Where the Bison Roam
Act 1, Scene 2, Page 10 of 47
But. . .but. . . but. . . Yellowstone is the size of the state of Connecticut! How in the world could you possibly hope to follow a single bison?
It was necessary to tranquilize the animal for a short period of time so we could take samples of her hair and blood, and attach a radio collar around her neck. This fancy necklace sent out a signal that we detected using a special receiver and antennae, so it wasn’t necessary to have her in direct sight all the time.
And it actually worked?
Sure. The signal sounded like a series of beeps. The beeps grew louder when the antenna was pointed in the direction of the collar or when we were close to it. I wouldn’t say it was easy to trail Rosie, as we started calling the bison; but it was possible.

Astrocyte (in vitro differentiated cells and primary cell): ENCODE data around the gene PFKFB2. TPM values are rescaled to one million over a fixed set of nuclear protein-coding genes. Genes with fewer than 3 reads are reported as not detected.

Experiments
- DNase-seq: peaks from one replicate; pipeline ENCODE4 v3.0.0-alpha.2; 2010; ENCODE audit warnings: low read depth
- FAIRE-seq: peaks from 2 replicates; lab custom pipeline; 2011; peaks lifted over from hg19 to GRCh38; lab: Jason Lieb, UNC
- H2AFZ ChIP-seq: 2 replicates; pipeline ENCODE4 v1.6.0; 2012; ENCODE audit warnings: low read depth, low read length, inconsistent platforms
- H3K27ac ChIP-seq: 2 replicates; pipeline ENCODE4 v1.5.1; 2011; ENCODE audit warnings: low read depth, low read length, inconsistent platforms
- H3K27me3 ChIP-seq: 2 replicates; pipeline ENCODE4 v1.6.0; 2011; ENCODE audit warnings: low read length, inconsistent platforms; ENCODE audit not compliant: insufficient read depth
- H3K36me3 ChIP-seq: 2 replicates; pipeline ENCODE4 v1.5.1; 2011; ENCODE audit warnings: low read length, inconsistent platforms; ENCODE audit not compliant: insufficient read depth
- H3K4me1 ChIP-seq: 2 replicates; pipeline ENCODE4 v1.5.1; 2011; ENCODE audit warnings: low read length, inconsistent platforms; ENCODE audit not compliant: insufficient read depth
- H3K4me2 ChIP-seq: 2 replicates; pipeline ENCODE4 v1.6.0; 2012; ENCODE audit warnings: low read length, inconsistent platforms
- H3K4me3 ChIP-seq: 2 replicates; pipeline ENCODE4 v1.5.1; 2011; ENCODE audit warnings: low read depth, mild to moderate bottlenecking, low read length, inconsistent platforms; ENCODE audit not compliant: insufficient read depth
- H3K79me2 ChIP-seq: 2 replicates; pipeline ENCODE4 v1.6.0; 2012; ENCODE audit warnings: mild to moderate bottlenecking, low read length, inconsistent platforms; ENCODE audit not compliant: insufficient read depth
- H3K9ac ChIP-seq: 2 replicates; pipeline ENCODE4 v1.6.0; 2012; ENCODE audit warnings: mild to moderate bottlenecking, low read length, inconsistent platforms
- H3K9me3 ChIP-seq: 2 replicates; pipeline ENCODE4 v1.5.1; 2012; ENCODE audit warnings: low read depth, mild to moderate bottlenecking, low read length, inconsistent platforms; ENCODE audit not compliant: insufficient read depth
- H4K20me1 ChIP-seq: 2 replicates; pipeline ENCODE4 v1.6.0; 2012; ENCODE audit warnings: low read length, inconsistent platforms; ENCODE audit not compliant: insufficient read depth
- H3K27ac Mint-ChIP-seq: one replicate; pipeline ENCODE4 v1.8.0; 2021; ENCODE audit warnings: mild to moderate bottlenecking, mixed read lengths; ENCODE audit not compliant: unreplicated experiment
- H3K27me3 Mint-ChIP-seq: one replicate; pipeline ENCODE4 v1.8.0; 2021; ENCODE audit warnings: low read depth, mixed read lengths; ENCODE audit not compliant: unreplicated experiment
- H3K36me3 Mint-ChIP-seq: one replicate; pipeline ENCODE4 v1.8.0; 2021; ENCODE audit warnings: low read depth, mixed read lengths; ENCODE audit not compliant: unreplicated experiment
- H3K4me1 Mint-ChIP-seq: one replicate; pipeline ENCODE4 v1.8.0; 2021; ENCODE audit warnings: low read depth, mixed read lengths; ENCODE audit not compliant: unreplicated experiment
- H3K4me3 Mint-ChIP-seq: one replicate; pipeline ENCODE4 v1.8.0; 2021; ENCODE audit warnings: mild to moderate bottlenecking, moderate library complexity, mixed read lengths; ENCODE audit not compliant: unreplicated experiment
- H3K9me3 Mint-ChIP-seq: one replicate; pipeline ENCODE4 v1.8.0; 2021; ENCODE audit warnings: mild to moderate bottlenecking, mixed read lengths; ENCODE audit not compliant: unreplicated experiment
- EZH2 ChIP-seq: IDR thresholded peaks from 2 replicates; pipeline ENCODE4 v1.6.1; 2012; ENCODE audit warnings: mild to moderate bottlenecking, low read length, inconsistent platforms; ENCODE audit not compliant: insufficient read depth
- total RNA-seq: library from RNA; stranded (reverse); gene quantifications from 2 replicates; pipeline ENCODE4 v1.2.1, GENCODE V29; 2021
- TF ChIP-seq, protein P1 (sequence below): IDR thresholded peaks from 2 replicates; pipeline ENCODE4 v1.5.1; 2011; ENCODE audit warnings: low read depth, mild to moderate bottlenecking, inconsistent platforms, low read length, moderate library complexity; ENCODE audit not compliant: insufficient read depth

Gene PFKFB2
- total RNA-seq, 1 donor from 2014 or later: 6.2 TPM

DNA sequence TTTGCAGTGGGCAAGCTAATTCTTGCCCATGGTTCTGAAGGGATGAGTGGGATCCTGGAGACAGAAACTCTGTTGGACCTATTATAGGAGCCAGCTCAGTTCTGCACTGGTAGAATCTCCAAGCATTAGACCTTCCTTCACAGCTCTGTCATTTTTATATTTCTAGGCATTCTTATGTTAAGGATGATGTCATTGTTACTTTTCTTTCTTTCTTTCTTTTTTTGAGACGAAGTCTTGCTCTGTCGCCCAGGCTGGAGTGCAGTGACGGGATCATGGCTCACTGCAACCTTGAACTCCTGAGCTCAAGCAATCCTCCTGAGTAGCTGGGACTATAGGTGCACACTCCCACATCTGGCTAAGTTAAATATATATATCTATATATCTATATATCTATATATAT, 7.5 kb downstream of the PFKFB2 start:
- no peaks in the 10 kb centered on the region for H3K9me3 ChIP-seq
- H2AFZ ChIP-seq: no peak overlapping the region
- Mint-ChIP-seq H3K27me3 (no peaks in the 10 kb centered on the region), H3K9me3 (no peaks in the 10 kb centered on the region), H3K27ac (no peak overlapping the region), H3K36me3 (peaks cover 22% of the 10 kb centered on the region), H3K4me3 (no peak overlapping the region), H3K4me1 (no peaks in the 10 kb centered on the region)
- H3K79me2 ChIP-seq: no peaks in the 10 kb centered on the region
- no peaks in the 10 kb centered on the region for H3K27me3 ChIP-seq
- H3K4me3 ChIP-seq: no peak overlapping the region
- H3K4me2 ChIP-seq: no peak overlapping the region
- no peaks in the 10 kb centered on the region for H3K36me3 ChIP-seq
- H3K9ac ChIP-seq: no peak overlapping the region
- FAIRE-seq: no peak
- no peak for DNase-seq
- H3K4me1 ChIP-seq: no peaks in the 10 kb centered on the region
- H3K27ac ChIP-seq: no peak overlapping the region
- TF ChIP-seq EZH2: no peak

After we had attached the collar, we stuck around long enough to be sure Rosie was fully recovered from the tranquilizer. Then we headed home for the night. We were confident we could pick up her trail the next day.
tranquilize— to make calm or tranquil, usually with medication
radio collar—a device placed around an animal's neck; used by biologists to track wildlife.
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